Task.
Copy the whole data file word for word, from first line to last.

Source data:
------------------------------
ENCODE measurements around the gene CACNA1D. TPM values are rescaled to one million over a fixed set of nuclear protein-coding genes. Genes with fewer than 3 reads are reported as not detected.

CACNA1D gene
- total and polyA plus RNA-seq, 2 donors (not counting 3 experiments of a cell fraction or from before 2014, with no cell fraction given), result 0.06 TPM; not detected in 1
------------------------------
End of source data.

ENCODE measurements around the gene CACNA1D. TPM values are rescaled to one million over a fixed set of nuclear protein-coding genes. Genes with fewer than 3 reads are reported as not detected.

CACNA1D gene
- total and polyA plus RNA-seq, 2 donors (not counting 3 experiments of a cell fraction or from before 2014, with no cell fraction given), result 0.06 TPM; not detected in 1